Use This Map to Plan Your Fall Foliage Trip Before Everything Is Booked
So, for the second year in a row, you had to cancel your summer vacation due to a pandemic. For a while this year looked really good – given the vaccine rollout, the drop in cases and all – but the Delta option had other plans (ruining ours).
Now, you may be thinking of an autumn trip, admire the colorful leaves and stay in a cozy, secluded vacation home. Well, if that’s the case, you’re not alone, and someone else might be keeping an eye on the booth that you added to VRBO a few months ago.
But if fall foliage is an integral part of your journey, it can be difficult to determine when a particular area is going to peak. Fortunately, there isan interactive map that uses data to predict when different parts of the country will be most colorful. Here’s what you need to know.
How to use the 2021 Fall Foliage Forecast Map
Again, this interactive map is courtesy of David Angotti , statistician and founder of SmokyMountains.com . It uses historical temperature and precipitation data from the National Oceanic and Atmospheric Administration (NOAA), as well as predicted temperatures and precipitation for this year, as well as historical peak foliage trends, to predict when fall foliage will reach its brightest peak in any given year. point of the continental United States. in 2021.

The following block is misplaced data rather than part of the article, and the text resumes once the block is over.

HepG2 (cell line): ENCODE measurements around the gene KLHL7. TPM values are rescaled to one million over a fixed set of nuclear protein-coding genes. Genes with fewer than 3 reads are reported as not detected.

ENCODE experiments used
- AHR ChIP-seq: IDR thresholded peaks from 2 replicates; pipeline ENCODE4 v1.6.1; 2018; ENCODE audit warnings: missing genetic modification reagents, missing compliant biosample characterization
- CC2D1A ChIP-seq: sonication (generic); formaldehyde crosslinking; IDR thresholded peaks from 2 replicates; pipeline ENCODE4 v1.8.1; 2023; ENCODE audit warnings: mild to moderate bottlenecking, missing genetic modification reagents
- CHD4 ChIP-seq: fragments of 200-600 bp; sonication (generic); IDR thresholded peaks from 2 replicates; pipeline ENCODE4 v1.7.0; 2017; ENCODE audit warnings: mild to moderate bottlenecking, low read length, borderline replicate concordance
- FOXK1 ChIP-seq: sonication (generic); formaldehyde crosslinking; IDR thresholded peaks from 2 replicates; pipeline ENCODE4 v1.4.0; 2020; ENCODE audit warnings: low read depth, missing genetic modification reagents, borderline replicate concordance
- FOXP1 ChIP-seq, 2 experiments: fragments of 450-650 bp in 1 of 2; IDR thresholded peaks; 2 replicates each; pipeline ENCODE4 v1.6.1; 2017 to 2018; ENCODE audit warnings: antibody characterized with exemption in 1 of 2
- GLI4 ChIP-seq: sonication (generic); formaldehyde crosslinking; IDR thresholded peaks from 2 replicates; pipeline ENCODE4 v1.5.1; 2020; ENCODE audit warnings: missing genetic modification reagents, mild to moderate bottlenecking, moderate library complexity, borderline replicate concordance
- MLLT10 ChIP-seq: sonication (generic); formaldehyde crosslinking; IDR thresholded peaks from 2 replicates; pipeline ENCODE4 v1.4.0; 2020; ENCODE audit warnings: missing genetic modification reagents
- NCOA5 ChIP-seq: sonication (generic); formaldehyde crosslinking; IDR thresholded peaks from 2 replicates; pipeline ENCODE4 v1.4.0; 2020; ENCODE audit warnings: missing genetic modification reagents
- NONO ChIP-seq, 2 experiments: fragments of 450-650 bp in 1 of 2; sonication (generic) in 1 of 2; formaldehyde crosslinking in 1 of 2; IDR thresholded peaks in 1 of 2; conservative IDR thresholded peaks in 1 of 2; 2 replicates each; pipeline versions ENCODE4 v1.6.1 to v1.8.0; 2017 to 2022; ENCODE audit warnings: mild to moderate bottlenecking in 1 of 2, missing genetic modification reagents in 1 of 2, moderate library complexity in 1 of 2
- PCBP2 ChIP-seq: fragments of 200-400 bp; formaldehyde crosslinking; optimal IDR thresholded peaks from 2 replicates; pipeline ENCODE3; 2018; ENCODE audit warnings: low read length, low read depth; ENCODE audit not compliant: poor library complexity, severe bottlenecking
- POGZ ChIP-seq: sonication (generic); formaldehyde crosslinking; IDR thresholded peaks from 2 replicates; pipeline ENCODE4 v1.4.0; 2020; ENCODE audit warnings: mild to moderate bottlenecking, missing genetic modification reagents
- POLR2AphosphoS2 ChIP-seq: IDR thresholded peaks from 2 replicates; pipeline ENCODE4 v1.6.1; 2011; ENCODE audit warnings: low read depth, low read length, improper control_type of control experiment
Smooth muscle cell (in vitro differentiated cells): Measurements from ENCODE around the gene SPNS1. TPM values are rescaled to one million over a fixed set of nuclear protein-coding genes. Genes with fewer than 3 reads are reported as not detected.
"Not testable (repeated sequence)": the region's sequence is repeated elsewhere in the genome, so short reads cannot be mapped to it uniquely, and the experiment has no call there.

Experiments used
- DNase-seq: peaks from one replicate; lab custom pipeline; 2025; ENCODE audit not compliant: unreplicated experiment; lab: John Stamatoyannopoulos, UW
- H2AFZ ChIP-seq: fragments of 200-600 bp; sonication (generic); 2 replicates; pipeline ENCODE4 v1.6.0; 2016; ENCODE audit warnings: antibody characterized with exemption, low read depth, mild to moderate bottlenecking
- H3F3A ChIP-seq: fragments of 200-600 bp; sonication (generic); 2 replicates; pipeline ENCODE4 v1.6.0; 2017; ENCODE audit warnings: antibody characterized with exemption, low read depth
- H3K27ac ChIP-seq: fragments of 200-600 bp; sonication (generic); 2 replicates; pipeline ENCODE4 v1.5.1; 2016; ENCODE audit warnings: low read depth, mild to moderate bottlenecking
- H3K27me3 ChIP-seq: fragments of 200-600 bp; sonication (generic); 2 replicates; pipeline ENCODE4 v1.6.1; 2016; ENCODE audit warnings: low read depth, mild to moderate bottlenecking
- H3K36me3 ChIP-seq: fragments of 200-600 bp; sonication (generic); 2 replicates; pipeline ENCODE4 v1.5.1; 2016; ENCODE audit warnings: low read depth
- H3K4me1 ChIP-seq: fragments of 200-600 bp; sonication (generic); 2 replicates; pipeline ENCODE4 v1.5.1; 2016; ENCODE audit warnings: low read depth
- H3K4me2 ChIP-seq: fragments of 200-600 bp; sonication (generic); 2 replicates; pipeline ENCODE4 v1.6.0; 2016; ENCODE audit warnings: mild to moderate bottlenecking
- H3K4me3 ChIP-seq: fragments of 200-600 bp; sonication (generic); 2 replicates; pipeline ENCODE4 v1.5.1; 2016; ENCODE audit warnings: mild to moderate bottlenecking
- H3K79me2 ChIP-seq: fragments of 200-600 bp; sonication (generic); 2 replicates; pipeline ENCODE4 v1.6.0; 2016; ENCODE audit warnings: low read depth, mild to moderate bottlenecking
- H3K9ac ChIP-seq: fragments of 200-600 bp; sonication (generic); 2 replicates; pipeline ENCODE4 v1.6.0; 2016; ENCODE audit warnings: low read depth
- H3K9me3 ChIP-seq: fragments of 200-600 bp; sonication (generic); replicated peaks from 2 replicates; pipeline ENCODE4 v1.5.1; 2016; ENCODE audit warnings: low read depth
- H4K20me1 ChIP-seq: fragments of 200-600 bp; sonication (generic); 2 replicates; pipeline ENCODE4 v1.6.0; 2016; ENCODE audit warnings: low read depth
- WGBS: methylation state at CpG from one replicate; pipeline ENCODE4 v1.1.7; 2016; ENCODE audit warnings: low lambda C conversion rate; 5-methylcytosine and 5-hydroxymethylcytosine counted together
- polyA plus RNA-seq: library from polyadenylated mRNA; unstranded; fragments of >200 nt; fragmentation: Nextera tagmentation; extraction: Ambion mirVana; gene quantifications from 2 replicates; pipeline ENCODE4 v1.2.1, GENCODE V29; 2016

The map is intuitive: select a date using the slider at the bottom of the map and see where foliage peaks this week. For example, if you select September 6, you will see a sheet forecast for the week of September 6 to 12.
Of course, like any other type of weather forecast, max sheet magnification forecasts will never be completely accurate, but Angotti and his team have been doing this for almost a decade, so they were able to tweak their algorithm more precisely. of the year.
As you can imagine, Angotti says that the vast majority of people who use the map do it to plan their fall trip or to check when the foliage will fall outside their house – but some people have been particularly creative.
“Some of our favorite [use-cases for the map] include a Northeast bride changing her outdoor wedding date, a director planning a movie on location based on our predictions, and even an elementary school teacher planning a trip to a nearby state forest. “He tells Lifehacker by email.